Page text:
The two characters have heavy accents, ostensibly to represent stereotypical American views of Canadians. The “aboot” pronunciation has also been used in The Simpsons and Canadian Bacon. The fact their career is based on an accidental fart Terrance made on the The Ed Sullivan Show at the age of six, because that was the only part of their act Americans understood, may be saying something about Canadian perceptions of Americans.
The duo popularized a catchphrase in the show-within-a-show, as they would invariably say “You FAH-ted!” and then giggle to almost any farting sound.
And here’s a clip from a recent episode. Terrance and Phillip are the ages they would be in 2017, given the Ed Sullivan appearance (an implicit commentary on the convention of animation characters never getting older). They’ve got a new show, on Netflix, but their humor is the same old thing.
Next: Darkness at Noon (and Talking at Noon) on The Good Wife.
The Netflix series Stranger Things has two things in common with The Sopranos. First, it’s very good. Second, a lot of television is watched in it. I just went through the IMDB “Connections” forthe 1980s-set Stranger Things and was reminded that the material visible on characters’ TV sets over the course of three seasons includes the series Knight Rider, All My Children, Magnum P.I., PunkyBrewster, Cheers (three times), and Family Feud (twice), and the movies Mr. Mom, Frankenstein, and The Thing (John Carpenter’s 1982 remake).
The show, which was created by Matt and Ross Duffer, collectively known as the Duffer Brothers, is quite smart about all of this, with the TV stuff often implicitly commenting on the characters and action. Thus Hopper (David Harbour), a well-meaning but perpetually frustrated paunchy cop in small-town Hawkins, Indiana, is shown watching Tom Selleck’s glamorous Magnum. And Eleven (Millie Bobby Brown), who is ambivalent about her extraordinary powers, to say the least, is transfixed by Boris Karloff as the monster first imagined by Mary Shelley. As Anna Leskiewicz observed in The New Statesman,
Eleven sits on a sofa, hugging a teddy bear tight to her chest. She’s watching a black and white film on a static-filled TV screen. “Who are you? I’m Maria,” a girl says. “Will you play with me?” It’s the 1931 Frankenstein, and Frankenstein’s monster looks at Maria with the same blank expression Eleven has when she’s learning a new word. As Maria and the monster wonder off, hand in hand, Eleven looks as though she’s on the verge of tears. She’s just a child, but it’s clear that she feels caught between both characters: the monster and the girl.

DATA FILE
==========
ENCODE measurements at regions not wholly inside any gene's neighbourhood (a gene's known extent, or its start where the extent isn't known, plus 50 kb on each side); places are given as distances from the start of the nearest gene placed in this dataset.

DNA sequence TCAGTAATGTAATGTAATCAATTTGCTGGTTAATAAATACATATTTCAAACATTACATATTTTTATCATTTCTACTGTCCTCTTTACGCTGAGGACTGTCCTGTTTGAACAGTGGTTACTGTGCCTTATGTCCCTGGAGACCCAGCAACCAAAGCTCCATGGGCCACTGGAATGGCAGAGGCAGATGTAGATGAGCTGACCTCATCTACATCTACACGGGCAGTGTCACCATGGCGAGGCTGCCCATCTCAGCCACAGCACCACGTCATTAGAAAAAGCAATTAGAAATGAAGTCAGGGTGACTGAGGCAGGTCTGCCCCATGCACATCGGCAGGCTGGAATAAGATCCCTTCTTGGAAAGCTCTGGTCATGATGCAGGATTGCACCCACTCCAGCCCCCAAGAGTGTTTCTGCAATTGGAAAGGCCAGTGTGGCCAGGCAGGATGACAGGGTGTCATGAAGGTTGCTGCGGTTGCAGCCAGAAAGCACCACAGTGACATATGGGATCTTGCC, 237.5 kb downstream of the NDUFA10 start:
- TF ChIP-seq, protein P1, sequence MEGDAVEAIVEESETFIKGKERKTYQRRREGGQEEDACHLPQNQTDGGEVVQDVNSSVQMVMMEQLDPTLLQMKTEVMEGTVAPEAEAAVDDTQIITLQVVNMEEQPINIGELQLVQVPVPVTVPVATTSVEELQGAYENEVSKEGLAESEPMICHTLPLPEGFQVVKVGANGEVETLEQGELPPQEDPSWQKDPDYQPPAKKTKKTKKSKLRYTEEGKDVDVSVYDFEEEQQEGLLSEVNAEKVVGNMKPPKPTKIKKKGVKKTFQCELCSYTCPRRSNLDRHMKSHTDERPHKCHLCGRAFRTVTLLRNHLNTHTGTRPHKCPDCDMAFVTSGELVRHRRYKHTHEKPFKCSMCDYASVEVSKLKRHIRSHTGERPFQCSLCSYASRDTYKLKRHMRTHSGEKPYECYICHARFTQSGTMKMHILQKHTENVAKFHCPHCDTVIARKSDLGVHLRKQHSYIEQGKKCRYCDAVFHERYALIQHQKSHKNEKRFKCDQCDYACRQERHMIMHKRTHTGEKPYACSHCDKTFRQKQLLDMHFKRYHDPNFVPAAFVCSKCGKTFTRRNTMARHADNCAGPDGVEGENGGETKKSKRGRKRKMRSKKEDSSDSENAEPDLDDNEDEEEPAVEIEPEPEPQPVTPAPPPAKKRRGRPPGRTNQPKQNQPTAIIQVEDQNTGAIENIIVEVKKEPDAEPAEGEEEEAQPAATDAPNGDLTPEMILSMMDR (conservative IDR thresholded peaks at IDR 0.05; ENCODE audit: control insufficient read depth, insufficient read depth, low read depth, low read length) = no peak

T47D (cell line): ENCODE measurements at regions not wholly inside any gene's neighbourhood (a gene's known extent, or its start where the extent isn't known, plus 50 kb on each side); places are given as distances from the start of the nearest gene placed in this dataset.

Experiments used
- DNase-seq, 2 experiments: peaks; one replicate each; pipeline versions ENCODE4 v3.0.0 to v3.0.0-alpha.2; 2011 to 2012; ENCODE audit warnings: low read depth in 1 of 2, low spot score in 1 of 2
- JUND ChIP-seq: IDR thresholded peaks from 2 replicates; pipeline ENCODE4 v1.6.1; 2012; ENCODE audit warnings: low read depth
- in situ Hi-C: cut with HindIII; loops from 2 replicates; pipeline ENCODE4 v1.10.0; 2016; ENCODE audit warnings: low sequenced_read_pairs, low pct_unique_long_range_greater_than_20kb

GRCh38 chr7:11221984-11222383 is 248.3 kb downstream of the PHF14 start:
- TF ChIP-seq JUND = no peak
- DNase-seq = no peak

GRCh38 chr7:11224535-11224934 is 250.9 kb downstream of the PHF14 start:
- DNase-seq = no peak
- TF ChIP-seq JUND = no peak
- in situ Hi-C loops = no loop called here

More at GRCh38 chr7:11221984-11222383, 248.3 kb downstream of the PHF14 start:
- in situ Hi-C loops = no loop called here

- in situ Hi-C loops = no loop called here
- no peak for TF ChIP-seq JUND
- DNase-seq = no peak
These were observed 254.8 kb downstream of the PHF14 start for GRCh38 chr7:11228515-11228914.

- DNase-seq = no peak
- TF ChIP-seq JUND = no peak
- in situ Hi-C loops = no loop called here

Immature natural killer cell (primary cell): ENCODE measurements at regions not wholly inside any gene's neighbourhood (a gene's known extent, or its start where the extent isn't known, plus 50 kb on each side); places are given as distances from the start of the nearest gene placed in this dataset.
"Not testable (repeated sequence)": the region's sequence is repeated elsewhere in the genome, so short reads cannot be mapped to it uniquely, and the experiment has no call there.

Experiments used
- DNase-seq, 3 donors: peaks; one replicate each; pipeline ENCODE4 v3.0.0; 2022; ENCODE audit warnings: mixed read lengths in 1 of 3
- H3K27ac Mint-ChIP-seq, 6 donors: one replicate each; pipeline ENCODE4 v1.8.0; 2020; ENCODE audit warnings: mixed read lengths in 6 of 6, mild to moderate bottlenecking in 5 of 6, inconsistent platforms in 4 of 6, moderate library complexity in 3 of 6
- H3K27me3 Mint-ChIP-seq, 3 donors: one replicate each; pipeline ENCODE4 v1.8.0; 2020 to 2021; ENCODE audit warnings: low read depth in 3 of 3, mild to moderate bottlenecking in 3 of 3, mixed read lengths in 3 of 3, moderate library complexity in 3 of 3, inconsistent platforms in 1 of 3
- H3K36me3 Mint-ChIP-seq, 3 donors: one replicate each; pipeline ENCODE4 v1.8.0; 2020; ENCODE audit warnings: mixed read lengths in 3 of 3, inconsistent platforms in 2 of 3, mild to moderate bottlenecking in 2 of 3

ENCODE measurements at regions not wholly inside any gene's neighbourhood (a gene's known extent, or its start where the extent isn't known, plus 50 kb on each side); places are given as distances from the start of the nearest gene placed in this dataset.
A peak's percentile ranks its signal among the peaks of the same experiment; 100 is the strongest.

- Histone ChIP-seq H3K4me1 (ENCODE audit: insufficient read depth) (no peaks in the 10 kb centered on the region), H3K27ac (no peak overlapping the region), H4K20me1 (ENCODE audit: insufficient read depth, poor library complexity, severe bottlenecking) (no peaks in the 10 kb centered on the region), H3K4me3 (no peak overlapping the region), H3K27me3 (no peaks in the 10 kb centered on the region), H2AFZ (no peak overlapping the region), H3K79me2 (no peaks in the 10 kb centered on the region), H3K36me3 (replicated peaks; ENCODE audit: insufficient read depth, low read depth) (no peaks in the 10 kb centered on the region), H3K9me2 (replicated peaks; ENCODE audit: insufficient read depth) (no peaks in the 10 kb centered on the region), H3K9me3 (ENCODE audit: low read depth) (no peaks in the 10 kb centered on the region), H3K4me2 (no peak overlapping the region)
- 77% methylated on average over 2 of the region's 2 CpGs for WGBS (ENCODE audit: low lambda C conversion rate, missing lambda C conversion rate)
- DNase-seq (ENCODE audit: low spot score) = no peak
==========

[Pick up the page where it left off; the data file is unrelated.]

There’s a lot of what you might call intertextuality going on here. A Terminator trailer turns up on TV in season two, and a major bad guy in season three is Grigori (Andrey Ivchenko), who’s one big Terminator callback, down to the big gun and the Schwarzenegger-esque hairdo. The likable Russian informant Alexei is seen laughing uproariously at a Woody Woodpecker cartoon; a couple of episodes later, he wins a big stuffed Woody Woodpecker at the town fair. The glimpse of John Carpenter’s Thing (a character also has a poster for it in his room) is perhaps an acknowledgement that the demon/monster in Stranger Things is quite Thing-y. In Season 3, Lucas (Caleb McLaughlin) cracks open a can of New Coke. (Stranger Things’ shamelessness about product placement is part of its cheesy charm.) His buddy asks, “How do even drink that?” Lucas responds: “It’s like Carpenter’s The Thing. The original is the classic, no question about it. But the remake … sweeter, bolder, better.”
It goes on. Red Dawn (1984) gets several mentions in season three, because the Soviets-take-over-small-town plot of that film is pretty much what’s going in on ST. And, more broadly, the whole series respectfully and artfully borrows themes, look, and vibe of ’80s kids-against-the world movies like E.T.., The Goonies, and Stand By Me.
But only twice do characters see a movie in the theater, both times in season three. In the first episode, “Suzie, Do You Copy?” (written and directed by the Duffers), Steve (Joe Keery) is working at the Scoops Ahoy ice cream shop at the Starcourt Mall, hence the ridiculous sailor suit. He shows the kids a back way to sneak into the mall’s multi-screen theater.
Day of the Dead (1985) was written and directed by George Romero, and is a sort of sequel to his seminal zombie pic Night of the Living Dead. One obvious connection is that zombie-like creatures will indeed show up in Hawkins later in the season. Another is that, as Elena Nicolaou pointed out on Refinery 29, the movie and the series have “uncannily similar music. The Dead Suite, played in the opening scene of Day of the Dead, sure resembles a simplified and slowed-down version of the Stranger Things theme. Those staccato notes in a minor key are staircases to the same conclusion: We’re not headed anywhere good.” The temporary electrical blackout at the mall portends bad happenings as well.
Six episodes later, Steve, his Scoops Ahoy coworker Robin (Maya Hawke), Dustin (Gaten Matarazzo), and the breakout character of the season, no-nonsense Erica (Priah Ferguson), are sneaking into the mall multiplex again. This time it’s more urgent: they’re on the run from the Russian bad guys, who have given Steve and Robin some nasty bruises and (via a truth serum) a bad case of the giggles.